Very few grown people understand the hardship it is to little folks to wear outgrown or clumsy or ill-fitting garments. Boys are not supposed to have their feelings greatly harrowed at the sight of handsomer clothes than their own. but even they are quite alive to the mortification of wearing shabby or ill-cut and ill-made coats and trowsers. The trial falls most severely upon little girls, and to them it is a bitter one, and just as hard to be borne as the afflictions of grown people are. With a keen eye for beauty, and often a natural or cultivated taste, a poor child is sometimes condemned to wear garments of such a hideous character that she loathes the very thought of them, and actually suffers the most acute morti-fication.

There are mothers who devote too much thought and time to dressing their children, and who, by words and acts, lead them to feel that to be fashionably and elegantly dressed is the great good of life. This is a lamentable mistake to make, but it is also a mistake for a mother to attempt to imbue her child with an indifference to dress or check the love of it by depriving her of tasteful clothes. An ugly dress draws the thoughts of the wearer to itself far more than a pretty, becoming one will, and a forlorn, ill-dressed little girl will grow up with a longing for finery that neat and pretty dressing will not often develop.

There is a good deal of work about making a dress, even if it is a small one, but it is very little more trouble to make it tasteful and stylish, and it is a pleasanter task to create a pretty thing than an ugly one. Like all other arts of the home dressmaker, it takes experience to make a success of children's dresses. Amateurs are apt to take fright at the dressy, elaborate styles now in vogue, but really there is nothing appalling about them with a plate or pattern to follow, and the most complicated are frequently the most easy to copy in old material, because the elaboration helps to disguise many makeshifts in the way of piecing and eking out scanty trimmings.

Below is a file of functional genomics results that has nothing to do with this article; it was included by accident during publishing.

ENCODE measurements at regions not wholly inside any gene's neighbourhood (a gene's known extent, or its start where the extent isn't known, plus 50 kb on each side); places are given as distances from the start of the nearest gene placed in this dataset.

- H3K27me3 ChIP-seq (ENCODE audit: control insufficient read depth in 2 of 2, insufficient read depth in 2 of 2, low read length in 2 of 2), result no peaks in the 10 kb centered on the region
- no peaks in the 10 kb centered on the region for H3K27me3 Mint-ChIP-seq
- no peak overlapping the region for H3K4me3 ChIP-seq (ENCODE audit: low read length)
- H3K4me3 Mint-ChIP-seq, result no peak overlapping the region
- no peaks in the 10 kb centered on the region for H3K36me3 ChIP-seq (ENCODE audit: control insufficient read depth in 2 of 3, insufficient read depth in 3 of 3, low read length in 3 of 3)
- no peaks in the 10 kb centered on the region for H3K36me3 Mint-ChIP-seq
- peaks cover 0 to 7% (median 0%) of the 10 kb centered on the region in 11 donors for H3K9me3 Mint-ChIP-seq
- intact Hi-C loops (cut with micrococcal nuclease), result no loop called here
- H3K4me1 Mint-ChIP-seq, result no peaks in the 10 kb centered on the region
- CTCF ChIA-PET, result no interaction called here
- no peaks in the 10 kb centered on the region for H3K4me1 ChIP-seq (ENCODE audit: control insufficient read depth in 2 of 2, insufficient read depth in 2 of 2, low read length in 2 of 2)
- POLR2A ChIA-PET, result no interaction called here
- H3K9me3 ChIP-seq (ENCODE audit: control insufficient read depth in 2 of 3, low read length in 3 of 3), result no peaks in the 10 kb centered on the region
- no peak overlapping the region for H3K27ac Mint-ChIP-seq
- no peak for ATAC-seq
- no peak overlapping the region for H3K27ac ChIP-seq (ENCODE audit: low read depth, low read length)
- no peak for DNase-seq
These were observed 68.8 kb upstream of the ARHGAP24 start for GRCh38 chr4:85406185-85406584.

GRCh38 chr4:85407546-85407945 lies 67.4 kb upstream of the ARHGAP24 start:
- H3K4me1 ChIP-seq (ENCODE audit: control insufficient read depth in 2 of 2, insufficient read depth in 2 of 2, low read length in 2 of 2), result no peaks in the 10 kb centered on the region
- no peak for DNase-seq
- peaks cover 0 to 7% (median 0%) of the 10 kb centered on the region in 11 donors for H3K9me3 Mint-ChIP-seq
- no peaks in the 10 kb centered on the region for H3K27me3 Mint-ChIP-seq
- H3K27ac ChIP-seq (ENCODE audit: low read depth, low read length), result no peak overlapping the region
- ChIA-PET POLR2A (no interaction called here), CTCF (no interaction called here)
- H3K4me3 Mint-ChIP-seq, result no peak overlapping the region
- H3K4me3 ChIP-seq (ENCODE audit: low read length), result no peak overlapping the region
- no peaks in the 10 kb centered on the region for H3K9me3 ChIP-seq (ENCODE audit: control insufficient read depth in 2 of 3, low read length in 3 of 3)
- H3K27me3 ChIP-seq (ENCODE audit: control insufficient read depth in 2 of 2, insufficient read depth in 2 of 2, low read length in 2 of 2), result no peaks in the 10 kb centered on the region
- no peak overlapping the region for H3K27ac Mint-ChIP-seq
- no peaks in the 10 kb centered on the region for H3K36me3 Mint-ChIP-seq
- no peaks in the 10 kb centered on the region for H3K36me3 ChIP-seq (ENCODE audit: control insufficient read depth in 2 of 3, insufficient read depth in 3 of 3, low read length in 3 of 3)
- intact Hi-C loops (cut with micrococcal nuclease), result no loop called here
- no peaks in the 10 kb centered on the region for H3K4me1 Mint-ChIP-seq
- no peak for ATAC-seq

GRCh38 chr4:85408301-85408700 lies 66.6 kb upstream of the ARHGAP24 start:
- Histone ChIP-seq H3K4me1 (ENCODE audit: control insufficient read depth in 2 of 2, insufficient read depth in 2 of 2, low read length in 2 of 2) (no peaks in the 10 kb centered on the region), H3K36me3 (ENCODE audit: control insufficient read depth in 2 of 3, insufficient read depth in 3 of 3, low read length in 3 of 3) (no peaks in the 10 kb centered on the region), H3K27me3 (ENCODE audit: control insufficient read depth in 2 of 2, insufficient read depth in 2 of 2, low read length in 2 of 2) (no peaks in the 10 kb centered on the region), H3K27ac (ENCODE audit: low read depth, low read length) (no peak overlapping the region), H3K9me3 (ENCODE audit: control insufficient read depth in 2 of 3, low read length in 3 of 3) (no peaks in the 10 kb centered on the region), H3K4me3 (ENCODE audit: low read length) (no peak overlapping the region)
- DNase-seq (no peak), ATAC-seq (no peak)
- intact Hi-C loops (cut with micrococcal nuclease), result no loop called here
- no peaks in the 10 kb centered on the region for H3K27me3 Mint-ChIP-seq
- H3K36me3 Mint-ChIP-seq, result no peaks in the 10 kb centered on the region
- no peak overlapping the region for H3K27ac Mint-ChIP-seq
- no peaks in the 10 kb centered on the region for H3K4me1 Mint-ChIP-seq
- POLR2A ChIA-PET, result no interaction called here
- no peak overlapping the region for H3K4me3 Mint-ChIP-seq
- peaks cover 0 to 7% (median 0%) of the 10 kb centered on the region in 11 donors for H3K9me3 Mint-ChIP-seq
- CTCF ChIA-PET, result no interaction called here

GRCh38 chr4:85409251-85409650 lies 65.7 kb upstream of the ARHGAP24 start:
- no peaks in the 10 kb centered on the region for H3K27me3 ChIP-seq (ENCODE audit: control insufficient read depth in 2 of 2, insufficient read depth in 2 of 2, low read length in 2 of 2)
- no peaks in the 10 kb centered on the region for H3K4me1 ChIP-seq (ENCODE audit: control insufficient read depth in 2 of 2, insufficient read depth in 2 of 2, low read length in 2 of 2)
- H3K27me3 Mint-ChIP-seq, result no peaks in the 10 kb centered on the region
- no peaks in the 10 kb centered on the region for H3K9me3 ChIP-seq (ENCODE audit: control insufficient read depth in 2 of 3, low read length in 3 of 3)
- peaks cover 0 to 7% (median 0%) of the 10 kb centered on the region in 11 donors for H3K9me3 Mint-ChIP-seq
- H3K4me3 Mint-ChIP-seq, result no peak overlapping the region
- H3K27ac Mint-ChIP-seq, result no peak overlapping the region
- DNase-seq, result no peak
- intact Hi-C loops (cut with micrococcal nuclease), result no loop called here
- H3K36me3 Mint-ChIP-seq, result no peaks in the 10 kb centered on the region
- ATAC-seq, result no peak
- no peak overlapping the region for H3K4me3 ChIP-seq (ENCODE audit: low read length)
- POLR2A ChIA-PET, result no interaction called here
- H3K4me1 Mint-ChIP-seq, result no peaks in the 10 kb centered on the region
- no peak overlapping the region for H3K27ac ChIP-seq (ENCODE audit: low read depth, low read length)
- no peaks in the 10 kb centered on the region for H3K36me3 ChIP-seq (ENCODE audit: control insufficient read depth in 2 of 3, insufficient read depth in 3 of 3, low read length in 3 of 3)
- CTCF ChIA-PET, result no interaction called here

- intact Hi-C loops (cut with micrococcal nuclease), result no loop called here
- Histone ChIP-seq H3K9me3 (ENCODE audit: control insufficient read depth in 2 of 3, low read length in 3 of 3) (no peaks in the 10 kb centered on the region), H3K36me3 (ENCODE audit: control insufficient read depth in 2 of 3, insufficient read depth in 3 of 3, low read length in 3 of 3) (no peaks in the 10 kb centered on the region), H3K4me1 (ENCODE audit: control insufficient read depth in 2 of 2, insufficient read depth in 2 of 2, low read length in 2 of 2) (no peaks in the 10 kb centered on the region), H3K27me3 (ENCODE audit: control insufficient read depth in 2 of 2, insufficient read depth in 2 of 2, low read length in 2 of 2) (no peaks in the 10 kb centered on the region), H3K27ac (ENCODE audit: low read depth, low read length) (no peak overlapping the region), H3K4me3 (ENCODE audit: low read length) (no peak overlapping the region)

A dainty little miss we know of wears a dress for her "Sunday best" that looks as if it might have been selected from one of the shop windows. No one would suspect its being home-made, much less made mostly of a fabric no longer new. The foundation was a plain princesse form, cut from a thin lining, which, by the by, was originally a light calico morning dress of one of the older sisters. Among the cast-off clothes of the family were small portions of two very old silk dresses, one a fine black-and-white check, the other a plain dark brown. There was not in either enough in quantity to do much with alone, but combined there was sufficient to make a very good result. The silk was poor and thin, but it was carefully cleaned and stiffened, and wherever used furnished with a thin, coarse Swiss muslin lining. Long folds of the two silks alternating were put upon the front breadth perpendicularly, reaching from the throat to the bottom of the dress in the center. Across the back were narrow gathered ruffles of check silk bound with the plain brown. The upper part of the dress was of white Angora gauze flannel skirting, which was but twenty cents a yard, and resembled a summer camel's hair. The fronts were made in sack form, meeting over the long center plaits at one point only, about equidistant between the throat and waist, and cut away abruptly above and below. The back was long and looped over the ruffles with very graceful effect. The cuffs were of check silk, with brown bias binding upon the edge, and the deep round collar (almost a cape) was in the same order. The upper part of the dress was covered with brown silk that was too old and poor to be fit for any other use: but, under the polonaise, the worn places did not appear, and the flannel was so thin that it required a continuous color beneath to prevent the ugly variegated appearance that some silk and bunting toilettes present. The polonaise was edged with three rows of machine chain-stitching, done with coarse brown silk, and was not a separate garment, being sewed in with the shoulder and side seams, and buttoned in the back with brown buttons.